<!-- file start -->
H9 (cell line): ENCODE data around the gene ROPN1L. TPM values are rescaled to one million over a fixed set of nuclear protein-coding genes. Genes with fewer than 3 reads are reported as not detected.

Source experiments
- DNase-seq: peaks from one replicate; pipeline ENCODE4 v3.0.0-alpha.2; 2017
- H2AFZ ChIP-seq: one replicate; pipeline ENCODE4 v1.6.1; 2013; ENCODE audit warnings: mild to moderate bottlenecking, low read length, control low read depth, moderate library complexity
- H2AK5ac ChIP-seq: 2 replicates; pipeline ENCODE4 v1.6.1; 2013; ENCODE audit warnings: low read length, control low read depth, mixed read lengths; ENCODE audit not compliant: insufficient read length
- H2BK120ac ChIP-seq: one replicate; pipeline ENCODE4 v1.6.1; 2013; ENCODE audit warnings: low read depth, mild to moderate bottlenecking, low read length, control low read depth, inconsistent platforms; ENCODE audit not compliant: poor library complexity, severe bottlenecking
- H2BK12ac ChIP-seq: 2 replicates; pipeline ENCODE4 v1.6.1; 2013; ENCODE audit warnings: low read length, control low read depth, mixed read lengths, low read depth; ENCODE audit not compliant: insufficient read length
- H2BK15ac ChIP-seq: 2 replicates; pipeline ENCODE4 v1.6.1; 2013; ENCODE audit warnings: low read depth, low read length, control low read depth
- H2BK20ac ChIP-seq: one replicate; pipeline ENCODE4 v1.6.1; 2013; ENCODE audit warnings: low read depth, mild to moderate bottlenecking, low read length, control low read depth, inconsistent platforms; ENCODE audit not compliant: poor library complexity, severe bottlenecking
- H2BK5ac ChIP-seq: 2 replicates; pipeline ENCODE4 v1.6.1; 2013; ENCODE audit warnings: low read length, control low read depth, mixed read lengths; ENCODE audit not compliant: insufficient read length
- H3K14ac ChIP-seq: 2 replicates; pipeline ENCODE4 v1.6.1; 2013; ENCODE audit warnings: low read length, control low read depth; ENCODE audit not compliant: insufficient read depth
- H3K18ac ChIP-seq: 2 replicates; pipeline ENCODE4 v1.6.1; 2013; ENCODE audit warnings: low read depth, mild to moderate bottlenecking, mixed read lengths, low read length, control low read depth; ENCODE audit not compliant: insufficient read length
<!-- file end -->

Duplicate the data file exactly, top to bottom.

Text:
H9 (cell line): ENCODE data around the gene ROPN1L. TPM values are rescaled to one million over a fixed set of nuclear protein-coding genes. Genes with fewer than 3 reads are reported as not detected.

Source experiments
- DNase-seq: peaks from one replicate; pipeline ENCODE4 v3.0.0-alpha.2; 2017
- H2AFZ ChIP-seq: one replicate; pipeline ENCODE4 v1.6.1; 2013; ENCODE audit warnings: mild to moderate bottlenecking, low read length, control low read depth, moderate library complexity
- H2AK5ac ChIP-seq: 2 replicates; pipeline ENCODE4 v1.6.1; 2013; ENCODE audit warnings: low read length, control low read depth, mixed read lengths; ENCODE audit not compliant: insufficient read length
- H2BK120ac ChIP-seq: one replicate; pipeline ENCODE4 v1.6.1; 2013; ENCODE audit warnings: low read depth, mild to moderate bottlenecking, low read length, control low read depth, inconsistent platforms; ENCODE audit not compliant: poor library complexity, severe bottlenecking
- H2BK12ac ChIP-seq: 2 replicates; pipeline ENCODE4 v1.6.1; 2013; ENCODE audit warnings: low read length, control low read depth, mixed read lengths, low read depth; ENCODE audit not compliant: insufficient read length
- H2BK15ac ChIP-seq: 2 replicates; pipeline ENCODE4 v1.6.1; 2013; ENCODE audit warnings: low read depth, low read length, control low read depth
- H2BK20ac ChIP-seq: one replicate; pipeline ENCODE4 v1.6.1; 2013; ENCODE audit warnings: low read depth, mild to moderate bottlenecking, low read length, control low read depth, inconsistent platforms; ENCODE audit not compliant: poor library complexity, severe bottlenecking
- H2BK5ac ChIP-seq: 2 replicates; pipeline ENCODE4 v1.6.1; 2013; ENCODE audit warnings: low read length, control low read depth, mixed read lengths; ENCODE audit not compliant: insufficient read length
- H3K14ac ChIP-seq: 2 replicates; pipeline ENCODE4 v1.6.1; 2013; ENCODE audit warnings: low read length, control low read depth; ENCODE audit not compliant: insufficient read depth
- H3K18ac ChIP-seq: 2 replicates; pipeline ENCODE4 v1.6.1; 2013; ENCODE audit warnings: low read depth, mild to moderate bottlenecking, mixed read lengths, low read length, control low read depth; ENCODE audit not compliant: insufficient read length